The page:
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Balck-Foote, John Anthony (1924-1944) | by sherborneschoolarchives
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Balck-Foote, John Anthony (1924-1944)

Sherborne School, UK, Book of Remembrance for former pupils who died in the Second World War, 1939-1945.

 

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Credit: Sherborne School Archives, Abbey Road, Sherborne, Dorset, UK, DT9 3AP.

 

Details: John Anthony Balck-Foote (1924-1944), formerly John Anthony Balck Foote, born 11 June 1924, son of Dr John Albert and Eileen Balck-Foote, White Lodge, Weyhill Road, Andover, Hampshire.

 

Attended Winton House preparatory school, Winchester, Hampshire.

 

Attended Sherborne School (School House) May 1938-July 1942.

 

WW2, Private, 2/4th Hampshire Regiment. Died of wounds near Rimini, Italy, on 16 September 1944, aged 20.

 

Commemorated at:

Gradara War Cemetery, Italy, II, D, 70. Inscription on his headstone: ‘WE SHALL GO TO HIM BUT HE SHALL NOT RETURN TO US’ www.cwgc.org/find-war-dead/casualty/2077343/BALCK-FOOTE,%...

 

Sherborne School: War Memorial Staircase; Book of Remembrance.

 

Obituary in 'The Shirburnian', December 1944: 'Anthony Foote died of wounds received in Italy in 1944. After he was hit, "throughout he carried on cheerful conversation, displaying the utmost fortitude." His Company Commander writes, "He always carried out his duty, cheerfully, efficiently, and bravely, and was held in very high esteem by us all." At school he was not the prominent social type, but behind his reserve lay a fine sense of values and a great deal of courage, noticeably displayed during an unhappy time of bereavement. His many interests, among them a real appreciation of music, his sincerity and his ever ready willingness acquired for him respect and liking amongst those around him. He was one of those whom one felt would never fail in the important things. Nor did he; he was ever a true and honest member of his House and School.'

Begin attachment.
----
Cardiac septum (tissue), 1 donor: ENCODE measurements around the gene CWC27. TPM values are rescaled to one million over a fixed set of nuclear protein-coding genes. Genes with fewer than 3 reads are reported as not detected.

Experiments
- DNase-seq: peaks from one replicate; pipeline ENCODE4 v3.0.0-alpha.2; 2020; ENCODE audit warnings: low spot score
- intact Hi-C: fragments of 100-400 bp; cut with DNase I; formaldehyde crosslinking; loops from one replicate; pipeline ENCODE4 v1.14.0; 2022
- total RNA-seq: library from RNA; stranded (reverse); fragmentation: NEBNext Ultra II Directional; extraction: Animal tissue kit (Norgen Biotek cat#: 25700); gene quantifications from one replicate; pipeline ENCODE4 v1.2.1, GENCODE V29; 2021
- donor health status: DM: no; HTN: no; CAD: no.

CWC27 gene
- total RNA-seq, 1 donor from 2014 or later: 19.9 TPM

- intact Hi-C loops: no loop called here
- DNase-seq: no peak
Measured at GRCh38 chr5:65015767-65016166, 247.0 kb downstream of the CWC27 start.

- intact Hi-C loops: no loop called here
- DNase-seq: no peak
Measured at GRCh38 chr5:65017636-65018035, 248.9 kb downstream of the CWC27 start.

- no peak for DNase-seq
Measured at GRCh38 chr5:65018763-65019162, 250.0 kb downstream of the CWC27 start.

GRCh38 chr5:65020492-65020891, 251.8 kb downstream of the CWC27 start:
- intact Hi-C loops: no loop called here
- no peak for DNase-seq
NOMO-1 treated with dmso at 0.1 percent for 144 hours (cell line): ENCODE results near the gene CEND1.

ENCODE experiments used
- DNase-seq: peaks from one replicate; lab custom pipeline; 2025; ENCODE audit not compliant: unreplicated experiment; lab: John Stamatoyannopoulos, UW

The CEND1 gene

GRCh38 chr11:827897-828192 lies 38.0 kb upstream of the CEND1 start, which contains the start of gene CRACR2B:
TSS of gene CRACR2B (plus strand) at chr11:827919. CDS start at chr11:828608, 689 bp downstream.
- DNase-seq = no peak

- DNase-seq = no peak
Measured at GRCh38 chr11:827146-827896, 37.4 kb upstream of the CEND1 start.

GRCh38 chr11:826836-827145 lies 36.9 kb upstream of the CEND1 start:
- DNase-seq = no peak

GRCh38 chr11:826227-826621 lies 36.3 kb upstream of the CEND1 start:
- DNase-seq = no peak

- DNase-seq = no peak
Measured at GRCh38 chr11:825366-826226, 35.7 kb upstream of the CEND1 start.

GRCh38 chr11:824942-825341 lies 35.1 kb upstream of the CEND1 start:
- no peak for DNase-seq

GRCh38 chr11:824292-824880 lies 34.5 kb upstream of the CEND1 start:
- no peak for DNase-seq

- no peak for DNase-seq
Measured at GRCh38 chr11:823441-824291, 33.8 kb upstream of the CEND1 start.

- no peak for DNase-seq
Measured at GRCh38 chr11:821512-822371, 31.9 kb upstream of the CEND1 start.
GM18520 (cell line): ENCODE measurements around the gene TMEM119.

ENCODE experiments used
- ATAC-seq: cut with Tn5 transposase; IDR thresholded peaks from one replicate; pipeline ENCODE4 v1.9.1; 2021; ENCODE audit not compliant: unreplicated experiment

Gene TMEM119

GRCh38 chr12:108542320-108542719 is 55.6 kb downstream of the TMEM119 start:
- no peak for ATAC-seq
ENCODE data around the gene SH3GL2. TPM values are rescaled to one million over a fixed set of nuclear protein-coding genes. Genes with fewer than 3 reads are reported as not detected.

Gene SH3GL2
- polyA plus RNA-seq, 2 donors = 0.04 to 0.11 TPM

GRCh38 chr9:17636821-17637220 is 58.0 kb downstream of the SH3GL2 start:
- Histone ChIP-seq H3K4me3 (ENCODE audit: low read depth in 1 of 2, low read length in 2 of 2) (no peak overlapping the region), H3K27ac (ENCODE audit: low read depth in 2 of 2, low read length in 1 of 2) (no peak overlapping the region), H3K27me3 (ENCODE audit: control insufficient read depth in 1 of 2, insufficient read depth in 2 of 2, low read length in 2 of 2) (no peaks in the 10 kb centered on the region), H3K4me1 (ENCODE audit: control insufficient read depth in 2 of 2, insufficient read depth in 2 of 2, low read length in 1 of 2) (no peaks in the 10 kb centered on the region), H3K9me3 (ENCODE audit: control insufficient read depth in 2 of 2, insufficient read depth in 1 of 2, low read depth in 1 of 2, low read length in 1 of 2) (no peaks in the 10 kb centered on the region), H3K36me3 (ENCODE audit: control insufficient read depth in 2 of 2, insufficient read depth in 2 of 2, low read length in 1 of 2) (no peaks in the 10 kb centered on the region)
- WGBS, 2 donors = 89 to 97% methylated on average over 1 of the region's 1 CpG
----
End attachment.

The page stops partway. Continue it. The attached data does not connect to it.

Transcript of an essay by J.A. Balck-Foote about the bombing of Sherborne on 30 September 1940:

‘My impressions of September 30th 1940’, IV B. English Essay, 12 February 1941.

‘At about half past four on Monday afternoon on the 30th September, when the School had settled down for the afternoon periods, we heard the “banshee wailing” of the sirens. Nobody took any particular notice as we had had several daylight ’alerts’ before, and nothing out of the ordinary had so far happened except for the low pitched drone of enemy machines. When that particular ‘alert’ was sounded I was in Room 13 trying to do some Geometry. If I remember rightly it had been quite a fine day, rather cloudy, but no rain. The sun was setting or just about to set at the time, it wasn’t a magnificent sunset, but just an ordinary one, one would expect on such a day.